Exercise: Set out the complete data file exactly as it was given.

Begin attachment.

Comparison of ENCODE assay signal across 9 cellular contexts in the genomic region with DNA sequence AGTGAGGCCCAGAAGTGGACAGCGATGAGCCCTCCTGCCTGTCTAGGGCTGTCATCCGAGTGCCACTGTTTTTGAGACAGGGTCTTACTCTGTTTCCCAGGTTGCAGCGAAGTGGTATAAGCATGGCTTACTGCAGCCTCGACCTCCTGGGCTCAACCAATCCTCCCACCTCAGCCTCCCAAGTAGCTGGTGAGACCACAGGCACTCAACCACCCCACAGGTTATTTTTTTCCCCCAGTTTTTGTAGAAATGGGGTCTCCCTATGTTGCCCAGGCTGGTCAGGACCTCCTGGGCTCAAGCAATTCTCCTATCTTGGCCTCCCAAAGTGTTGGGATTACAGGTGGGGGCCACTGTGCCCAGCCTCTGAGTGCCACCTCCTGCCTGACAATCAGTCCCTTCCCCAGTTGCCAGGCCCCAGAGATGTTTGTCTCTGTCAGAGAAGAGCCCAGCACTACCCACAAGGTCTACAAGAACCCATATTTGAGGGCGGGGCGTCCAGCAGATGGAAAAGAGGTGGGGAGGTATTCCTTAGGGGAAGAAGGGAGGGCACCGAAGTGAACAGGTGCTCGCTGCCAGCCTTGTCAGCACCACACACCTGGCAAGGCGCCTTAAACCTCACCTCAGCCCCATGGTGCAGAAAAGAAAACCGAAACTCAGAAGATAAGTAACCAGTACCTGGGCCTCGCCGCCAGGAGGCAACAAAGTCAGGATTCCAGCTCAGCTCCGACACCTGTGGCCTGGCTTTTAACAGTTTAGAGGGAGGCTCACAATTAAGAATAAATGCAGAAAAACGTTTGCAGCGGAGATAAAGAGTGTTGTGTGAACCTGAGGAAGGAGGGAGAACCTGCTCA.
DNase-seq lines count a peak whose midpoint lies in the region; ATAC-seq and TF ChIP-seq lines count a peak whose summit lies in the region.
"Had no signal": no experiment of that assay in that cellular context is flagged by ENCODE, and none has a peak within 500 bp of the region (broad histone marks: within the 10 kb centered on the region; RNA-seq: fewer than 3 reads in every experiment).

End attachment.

Comparison of ENCODE assay signal across 9 cellular contexts in the genomic region with DNA sequence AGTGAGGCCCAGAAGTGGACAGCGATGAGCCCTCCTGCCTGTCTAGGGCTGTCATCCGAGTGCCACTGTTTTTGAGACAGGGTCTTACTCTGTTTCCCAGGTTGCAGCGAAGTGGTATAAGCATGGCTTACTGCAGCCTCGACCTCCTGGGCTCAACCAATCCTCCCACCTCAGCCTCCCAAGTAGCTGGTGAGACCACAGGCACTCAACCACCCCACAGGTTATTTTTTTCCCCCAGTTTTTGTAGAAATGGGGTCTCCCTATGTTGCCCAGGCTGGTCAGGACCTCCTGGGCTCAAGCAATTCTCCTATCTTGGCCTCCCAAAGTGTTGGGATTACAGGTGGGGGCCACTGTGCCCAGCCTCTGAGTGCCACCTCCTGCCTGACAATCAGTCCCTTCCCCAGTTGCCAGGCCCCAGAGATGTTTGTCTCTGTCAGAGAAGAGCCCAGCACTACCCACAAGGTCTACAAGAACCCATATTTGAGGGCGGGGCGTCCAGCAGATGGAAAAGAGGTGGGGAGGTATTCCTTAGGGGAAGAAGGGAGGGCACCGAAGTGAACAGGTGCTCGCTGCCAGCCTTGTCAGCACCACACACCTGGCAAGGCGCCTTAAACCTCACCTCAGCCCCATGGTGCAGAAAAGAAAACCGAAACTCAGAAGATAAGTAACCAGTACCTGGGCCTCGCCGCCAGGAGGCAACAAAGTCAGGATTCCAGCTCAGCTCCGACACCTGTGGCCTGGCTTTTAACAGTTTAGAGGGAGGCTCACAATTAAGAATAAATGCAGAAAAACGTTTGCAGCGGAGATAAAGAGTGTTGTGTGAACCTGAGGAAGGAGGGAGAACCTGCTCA.
DNase-seq lines count a peak whose midpoint lies in the region; ATAC-seq and TF ChIP-seq lines count a peak whose summit lies in the region.
"Had no signal": no experiment of that assay in that cellular context is flagged by ENCODE, and none has a peak within 500 bp of the region (broad histone marks: within the 10 kb centered on the region; RNA-seq: fewer than 3 reads in every experiment).